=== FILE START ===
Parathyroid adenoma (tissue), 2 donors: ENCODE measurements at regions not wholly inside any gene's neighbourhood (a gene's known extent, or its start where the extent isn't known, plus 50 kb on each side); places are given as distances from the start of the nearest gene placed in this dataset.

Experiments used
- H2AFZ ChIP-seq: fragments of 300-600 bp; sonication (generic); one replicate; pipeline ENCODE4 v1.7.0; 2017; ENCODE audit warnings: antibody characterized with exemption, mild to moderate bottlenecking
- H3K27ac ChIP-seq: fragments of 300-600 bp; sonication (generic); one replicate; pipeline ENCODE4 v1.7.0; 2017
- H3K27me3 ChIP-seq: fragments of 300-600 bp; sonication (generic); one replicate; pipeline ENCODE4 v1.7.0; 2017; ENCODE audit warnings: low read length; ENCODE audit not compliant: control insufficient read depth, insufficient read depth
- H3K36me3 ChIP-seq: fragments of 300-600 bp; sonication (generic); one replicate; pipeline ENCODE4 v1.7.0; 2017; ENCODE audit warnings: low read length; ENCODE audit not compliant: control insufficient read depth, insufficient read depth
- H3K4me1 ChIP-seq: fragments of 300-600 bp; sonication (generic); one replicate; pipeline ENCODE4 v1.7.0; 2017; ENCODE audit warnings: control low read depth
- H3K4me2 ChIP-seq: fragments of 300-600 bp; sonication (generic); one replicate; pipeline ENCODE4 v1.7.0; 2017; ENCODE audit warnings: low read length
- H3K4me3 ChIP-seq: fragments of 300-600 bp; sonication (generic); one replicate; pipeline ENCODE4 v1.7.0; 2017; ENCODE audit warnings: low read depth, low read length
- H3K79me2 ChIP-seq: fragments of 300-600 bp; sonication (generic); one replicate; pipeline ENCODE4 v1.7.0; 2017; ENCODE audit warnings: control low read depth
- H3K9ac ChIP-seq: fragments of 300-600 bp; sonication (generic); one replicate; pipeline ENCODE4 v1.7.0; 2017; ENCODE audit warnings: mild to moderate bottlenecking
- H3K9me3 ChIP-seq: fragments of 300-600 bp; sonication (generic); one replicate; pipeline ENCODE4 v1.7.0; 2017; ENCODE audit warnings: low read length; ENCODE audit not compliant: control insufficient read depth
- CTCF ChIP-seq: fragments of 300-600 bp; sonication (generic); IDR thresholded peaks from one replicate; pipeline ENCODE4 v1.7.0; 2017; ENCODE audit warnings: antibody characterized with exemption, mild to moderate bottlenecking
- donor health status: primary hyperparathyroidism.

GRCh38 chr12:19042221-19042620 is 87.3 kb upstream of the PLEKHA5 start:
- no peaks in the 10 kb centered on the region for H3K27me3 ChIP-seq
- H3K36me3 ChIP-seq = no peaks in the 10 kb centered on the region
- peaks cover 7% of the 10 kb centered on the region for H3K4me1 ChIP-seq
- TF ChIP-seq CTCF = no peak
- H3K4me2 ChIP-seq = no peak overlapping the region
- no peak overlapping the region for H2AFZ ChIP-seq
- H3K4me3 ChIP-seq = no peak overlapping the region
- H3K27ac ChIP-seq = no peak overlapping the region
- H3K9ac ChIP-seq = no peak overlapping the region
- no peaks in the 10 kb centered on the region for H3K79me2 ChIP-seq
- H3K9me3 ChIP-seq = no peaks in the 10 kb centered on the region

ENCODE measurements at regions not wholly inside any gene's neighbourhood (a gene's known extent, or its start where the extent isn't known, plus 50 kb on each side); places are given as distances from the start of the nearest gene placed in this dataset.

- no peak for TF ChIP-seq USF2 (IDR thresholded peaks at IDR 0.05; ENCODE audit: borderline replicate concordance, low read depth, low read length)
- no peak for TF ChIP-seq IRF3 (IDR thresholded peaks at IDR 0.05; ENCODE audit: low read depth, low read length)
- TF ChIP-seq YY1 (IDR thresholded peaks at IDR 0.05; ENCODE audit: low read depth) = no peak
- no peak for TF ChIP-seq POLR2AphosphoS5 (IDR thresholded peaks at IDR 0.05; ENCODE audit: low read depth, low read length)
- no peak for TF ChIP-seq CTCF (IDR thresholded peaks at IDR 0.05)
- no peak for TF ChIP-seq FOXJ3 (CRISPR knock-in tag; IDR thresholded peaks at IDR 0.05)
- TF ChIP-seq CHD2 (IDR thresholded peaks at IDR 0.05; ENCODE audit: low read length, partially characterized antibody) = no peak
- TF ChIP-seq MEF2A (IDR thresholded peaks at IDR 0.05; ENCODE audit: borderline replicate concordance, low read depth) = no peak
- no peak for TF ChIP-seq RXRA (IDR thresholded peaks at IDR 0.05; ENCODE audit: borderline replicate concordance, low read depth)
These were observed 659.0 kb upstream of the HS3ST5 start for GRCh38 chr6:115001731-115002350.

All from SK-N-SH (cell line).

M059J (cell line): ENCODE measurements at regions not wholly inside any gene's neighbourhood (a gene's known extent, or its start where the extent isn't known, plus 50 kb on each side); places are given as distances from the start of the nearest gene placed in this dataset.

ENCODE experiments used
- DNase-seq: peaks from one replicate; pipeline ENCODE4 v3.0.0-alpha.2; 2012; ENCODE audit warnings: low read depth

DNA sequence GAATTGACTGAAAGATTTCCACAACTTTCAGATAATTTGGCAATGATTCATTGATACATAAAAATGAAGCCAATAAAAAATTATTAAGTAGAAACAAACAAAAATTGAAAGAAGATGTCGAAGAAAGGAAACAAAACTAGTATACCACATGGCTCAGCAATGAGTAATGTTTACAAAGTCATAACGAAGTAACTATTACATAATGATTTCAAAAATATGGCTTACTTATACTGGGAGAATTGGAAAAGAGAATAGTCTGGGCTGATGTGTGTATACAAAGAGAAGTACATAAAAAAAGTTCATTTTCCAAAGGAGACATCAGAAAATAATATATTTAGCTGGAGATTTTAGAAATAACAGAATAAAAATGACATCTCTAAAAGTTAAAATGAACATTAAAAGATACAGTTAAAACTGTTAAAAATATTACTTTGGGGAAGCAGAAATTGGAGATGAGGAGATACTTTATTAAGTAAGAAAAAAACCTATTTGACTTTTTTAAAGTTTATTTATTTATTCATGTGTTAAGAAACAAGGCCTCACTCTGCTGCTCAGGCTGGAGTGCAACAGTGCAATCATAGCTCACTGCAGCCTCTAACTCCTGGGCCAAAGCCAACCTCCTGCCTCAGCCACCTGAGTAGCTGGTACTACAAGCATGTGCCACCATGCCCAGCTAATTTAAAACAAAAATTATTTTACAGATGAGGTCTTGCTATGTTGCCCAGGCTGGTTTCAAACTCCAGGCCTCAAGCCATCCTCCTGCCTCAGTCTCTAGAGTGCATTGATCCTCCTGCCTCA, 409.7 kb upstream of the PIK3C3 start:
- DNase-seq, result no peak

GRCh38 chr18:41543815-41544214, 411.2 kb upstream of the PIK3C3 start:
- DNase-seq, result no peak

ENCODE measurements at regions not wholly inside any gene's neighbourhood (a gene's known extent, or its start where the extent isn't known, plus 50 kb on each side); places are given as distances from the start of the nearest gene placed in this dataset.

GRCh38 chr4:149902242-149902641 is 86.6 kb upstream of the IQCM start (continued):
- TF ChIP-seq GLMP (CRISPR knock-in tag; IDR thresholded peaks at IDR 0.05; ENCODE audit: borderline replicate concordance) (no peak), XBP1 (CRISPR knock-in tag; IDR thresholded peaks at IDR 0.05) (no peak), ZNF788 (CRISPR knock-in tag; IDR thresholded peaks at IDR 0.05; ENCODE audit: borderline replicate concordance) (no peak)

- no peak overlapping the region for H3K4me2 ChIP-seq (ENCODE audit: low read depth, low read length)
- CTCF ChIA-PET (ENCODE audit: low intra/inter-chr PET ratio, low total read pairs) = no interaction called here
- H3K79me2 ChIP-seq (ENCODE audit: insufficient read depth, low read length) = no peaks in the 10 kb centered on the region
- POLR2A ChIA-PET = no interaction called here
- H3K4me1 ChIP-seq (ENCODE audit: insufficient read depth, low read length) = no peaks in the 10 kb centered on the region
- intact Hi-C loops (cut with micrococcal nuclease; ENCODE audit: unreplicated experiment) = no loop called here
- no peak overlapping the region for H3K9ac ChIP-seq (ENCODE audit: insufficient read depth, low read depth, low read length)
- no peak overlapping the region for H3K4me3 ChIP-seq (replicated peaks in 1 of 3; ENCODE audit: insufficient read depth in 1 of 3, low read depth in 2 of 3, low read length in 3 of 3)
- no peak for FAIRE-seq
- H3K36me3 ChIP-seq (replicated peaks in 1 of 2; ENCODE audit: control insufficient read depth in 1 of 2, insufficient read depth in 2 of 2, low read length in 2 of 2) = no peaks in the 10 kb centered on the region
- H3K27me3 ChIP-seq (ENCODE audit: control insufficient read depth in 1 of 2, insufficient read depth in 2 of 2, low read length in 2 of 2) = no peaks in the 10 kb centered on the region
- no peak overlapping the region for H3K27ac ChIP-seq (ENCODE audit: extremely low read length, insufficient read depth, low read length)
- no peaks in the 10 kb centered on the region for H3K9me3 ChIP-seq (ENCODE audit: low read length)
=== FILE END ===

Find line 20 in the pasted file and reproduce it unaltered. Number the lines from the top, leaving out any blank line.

- H3K4me2 ChIP-seq = no peak overlapping the region